¶ 45. The second prong of the Murray test requires that Crutcher must have acted with knowledge and deliberation when he executed the wills. There are four factors to consider: (1) Crutcher's awareness of his total assets and their general value, (2) whether Crutcher understood who would be the natural inheritors of his bounty under the laws of descent and distribution or under a prior will and how the proposed change would legally affect the prior will or natural distribution, (3) whether non-relative beneficiaries would be excluded or included and, (4) the knowledge of who controls his finances and business and by what method, and if controlled by another, how dependent is the grantor/testator on that person and how susceptible is he to that person's influence. Murray, 446 So.2d at 579.
¶ 46. Both Carolyn and Anderson provided testimony that, during the preparation of both wills, Crutcher spent several hours alone with Anderson. While it appears from the wills themselves that Crutcher understood the nature of his property and who would be the beneficiaries, the wills are the only evidence we have to go by. Conflicting testimony was offered by both sides regarding whether or not Crutcher understood the extent of his finances during the final years of his life. Even before his second stroke in 1993, Crutcher depended upon others to manage his finances. Anderson's testimony indicated that he did not ask Crutcher about the extent of his holdings. Therefore, besides Carolyn's testimony, there is no indication that Crutcher had full knowledge and understanding.
C. Independent Consent and Action
¶ 47. The supreme court has stated that the best way to prove independent consent and action is by the advice of a competent person disconnected from the grantee and devoted solely to the testator's interest. Smith, 722 So.2d at 613. In most cases, an attorney is qualified to give that independent advice. However, in this case, there is cause for suspicion. Carolyn procured Anderson as Crutcher's attorney. Though separated from Crutcher during the drafting of the two wills, Carolyn was nonetheless present in the offices. Anderson was a high school classmate of the Newsoms. While that itself is not enough to waive a red flag, it is enough, when combined with other peculiar circumstances, to raise our level of suspicion. The issue is further complicated by the fact that while no family member from either the proponents or contestants had ever seen Crutcher sign his name, Anderson was the only person who testified as to the authenticity of Crutcher's signature on the 1991 will.
¶ 48. In his closing argument, Keith Treadway, attorney for the proponents, surmised that his client had the burden of proof, but could only predicate his proof by the testimony of Wallace Anderson. Since we do not have the full deposition testimony of Anderson before us, and because the chancellor relied heavily on this testimony, I believe that the chancellor should have better delineated his findings that no undue influence existed. Because Carolyn Newsom had a confidential relationship with Isaac Crutcher, she had the burden of rebutting the presumption that undue influence existed. Wallace Anderson is a defendant in this case, and no other subscribing witness testified.
¶ 49. The following questions arise and are unanswered from the record in this case:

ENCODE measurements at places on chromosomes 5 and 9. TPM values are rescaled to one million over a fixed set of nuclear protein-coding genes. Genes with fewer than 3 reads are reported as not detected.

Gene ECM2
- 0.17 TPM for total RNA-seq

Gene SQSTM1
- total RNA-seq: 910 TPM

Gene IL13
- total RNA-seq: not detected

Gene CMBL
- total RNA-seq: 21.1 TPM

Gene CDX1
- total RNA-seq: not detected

1. Which of the two wills did the chancellor opine as being the will for probate in this matter?
2. What testimony did he rely upon to establish this and which one of the said wills was made by the testator free of undue influence?
3. What evidence overcame the presumption of undue influence raised by the foregoing facts?
¶ 50. The chancellor himself in his oral bench opinion stated that he was bothered by the testimony-certainly I am. All of the foregoing appears to raise a presumption of undue influence and certainly raises a question to this writer as to whether same was clearly and convincingly proved by sufficient testimony. Appropriate findings would establish this, relieving the mystery in my mind as to such presumption. Further, it would be unfair, if not prejudicial, to the objector and opponents (of whichever will is probated) to affirm the chancellor and deny them justice without a clear showing.
¶ 51. Our supreme court has repeatedly stated that appropriate findings of facts and conclusions of law should be made in complicated cases, as well as in cases where it is not clear from a reading of the testimony, how the chancellor resolved the case. Tricon Metals & Services, Inc. v. Topp, 516 So.2d 236, 239 (Miss.1987). We, as an appellate court, are required by law to follow the mandates and precedents of the supreme court. Apparently, the majority relies on two sentences in the order of the court dated December 30, 2002, and filed May 19, 2003, those shown as paragraphs II and III, without those appropriate findings.
¶ 52. Therefore, it is my opinion that, with regard to the factors delineated above, and without the benefit of Anderson's full testimony, Newsom did not provide sufficient evidence to rebut the presumption of undue influence, and, therefore, I would reverse and remand the case to the chancery court for a new trial to establish whether these factors can be resolved, or, at least remand to make proper findings in accordance with the aforementioned factors.
LEE, P.J., for the Court.
IRVING, CHANDLER, BARNES AND ISHEE, JJ., CONCUR. BRIDGES, P.J., DISSENTS WITH A SEPARATE WRITTEN OPINION JOINED BY KING, C.J., MYERS AND GRIFFIS, JJ.
Response sent, thank you
Docket No: No. 2003-CA-01139-COA.
Decided: November 23, 2004
Court: Court of Appeals of Mississippi.